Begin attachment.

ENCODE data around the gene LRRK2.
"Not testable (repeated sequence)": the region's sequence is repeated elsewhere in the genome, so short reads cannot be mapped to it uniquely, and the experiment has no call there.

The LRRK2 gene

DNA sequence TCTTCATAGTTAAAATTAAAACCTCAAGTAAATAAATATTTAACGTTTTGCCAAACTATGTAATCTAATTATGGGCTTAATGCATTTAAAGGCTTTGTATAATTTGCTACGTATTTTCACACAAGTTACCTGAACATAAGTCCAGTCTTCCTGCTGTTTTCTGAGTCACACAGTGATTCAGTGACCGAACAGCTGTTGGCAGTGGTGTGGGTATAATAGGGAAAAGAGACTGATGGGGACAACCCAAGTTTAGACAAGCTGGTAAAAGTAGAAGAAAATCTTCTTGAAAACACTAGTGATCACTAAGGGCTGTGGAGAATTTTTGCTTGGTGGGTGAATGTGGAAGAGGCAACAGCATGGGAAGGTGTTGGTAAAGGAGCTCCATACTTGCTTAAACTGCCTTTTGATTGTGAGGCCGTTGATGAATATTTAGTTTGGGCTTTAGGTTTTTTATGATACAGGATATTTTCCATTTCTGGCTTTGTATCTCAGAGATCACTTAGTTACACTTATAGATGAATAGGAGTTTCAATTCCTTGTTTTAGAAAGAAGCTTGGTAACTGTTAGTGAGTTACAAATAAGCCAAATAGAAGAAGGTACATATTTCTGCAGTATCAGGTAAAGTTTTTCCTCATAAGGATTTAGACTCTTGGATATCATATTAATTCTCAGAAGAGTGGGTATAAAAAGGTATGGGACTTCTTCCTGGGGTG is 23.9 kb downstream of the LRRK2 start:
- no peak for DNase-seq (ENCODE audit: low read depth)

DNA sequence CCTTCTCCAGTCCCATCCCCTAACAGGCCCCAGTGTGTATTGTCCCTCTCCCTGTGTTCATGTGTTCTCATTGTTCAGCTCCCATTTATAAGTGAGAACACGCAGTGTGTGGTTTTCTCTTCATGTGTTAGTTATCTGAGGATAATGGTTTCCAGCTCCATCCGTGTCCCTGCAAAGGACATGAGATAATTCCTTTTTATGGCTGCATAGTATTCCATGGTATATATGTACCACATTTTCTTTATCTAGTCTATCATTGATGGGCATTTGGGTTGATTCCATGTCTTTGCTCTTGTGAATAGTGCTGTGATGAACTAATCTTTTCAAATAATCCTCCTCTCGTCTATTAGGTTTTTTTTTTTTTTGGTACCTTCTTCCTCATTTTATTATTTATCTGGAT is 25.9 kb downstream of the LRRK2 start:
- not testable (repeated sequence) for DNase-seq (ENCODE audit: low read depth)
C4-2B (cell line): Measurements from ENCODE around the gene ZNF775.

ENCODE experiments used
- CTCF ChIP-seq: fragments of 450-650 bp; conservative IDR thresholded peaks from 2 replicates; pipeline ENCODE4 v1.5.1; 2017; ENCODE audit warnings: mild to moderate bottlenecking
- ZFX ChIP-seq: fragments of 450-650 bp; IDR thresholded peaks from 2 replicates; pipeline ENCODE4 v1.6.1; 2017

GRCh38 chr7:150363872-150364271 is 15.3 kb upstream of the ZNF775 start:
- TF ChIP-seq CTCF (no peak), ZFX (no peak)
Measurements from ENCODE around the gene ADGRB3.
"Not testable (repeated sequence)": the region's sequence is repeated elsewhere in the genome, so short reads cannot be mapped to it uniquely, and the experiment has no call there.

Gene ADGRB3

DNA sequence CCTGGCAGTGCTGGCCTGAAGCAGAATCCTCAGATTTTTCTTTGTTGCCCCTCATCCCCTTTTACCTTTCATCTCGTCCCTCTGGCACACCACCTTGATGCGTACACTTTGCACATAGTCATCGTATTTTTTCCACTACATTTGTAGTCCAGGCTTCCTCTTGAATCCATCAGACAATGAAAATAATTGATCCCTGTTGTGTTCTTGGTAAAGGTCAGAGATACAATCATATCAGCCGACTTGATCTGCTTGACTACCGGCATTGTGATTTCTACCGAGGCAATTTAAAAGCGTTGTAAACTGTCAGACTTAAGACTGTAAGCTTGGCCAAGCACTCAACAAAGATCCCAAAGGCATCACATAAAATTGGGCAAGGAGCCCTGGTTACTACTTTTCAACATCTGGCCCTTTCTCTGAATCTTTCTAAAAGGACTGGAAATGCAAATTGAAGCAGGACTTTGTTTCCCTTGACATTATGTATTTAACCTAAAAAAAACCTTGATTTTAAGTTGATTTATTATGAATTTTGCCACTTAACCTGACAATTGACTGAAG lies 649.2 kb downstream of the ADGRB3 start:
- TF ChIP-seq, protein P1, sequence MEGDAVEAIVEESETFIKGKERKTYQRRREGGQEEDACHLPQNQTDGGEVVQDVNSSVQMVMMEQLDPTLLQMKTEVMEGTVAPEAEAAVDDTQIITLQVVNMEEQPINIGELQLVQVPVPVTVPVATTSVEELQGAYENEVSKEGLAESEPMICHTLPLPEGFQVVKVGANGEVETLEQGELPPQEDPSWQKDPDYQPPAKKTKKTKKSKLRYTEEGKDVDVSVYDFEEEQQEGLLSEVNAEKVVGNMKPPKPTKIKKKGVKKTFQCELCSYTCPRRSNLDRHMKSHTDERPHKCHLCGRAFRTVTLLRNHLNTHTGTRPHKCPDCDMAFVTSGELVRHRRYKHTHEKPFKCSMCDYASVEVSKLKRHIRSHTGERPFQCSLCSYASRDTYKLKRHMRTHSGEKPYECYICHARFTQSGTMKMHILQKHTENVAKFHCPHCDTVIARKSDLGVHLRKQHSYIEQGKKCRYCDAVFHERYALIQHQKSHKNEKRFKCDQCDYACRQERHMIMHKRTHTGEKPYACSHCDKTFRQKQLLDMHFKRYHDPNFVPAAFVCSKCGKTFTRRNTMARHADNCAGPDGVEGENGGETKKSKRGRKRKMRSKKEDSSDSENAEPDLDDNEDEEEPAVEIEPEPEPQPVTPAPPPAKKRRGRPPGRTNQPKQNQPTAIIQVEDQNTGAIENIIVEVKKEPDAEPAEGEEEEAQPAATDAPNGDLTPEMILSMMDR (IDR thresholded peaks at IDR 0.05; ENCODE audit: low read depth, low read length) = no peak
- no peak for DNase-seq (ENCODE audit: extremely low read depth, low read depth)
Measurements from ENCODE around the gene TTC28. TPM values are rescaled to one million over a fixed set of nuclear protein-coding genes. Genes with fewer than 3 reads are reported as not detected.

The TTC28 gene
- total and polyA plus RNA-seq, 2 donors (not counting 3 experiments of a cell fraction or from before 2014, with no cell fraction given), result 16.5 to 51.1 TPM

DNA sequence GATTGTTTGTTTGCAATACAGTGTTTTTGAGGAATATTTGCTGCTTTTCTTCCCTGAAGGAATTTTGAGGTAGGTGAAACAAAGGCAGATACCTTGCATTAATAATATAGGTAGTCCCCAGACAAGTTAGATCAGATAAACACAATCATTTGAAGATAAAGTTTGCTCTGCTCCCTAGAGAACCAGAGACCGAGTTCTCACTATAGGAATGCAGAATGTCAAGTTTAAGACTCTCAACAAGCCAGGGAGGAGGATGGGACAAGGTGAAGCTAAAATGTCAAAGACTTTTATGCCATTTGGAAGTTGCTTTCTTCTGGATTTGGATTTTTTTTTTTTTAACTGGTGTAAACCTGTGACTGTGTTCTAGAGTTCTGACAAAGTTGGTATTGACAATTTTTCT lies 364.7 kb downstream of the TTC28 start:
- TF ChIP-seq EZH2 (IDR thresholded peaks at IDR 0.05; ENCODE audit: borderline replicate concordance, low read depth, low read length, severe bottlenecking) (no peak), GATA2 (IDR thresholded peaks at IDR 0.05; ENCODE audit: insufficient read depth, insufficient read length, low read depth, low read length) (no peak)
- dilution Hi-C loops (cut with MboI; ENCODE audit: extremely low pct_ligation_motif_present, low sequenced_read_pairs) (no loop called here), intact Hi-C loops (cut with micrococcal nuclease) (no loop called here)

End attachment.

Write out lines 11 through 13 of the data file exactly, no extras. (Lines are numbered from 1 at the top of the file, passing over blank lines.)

- ZFX ChIP-seq: fragments of 450-650 bp; IDR thresholded peaks from 2 replicates; pipeline ENCODE4 v1.6.1; 2017

GRCh38 chr7:150363872-150364271 is 15.3 kb upstream of the ZNF775 start:
- TF ChIP-seq CTCF (no peak), ZFX (no peak)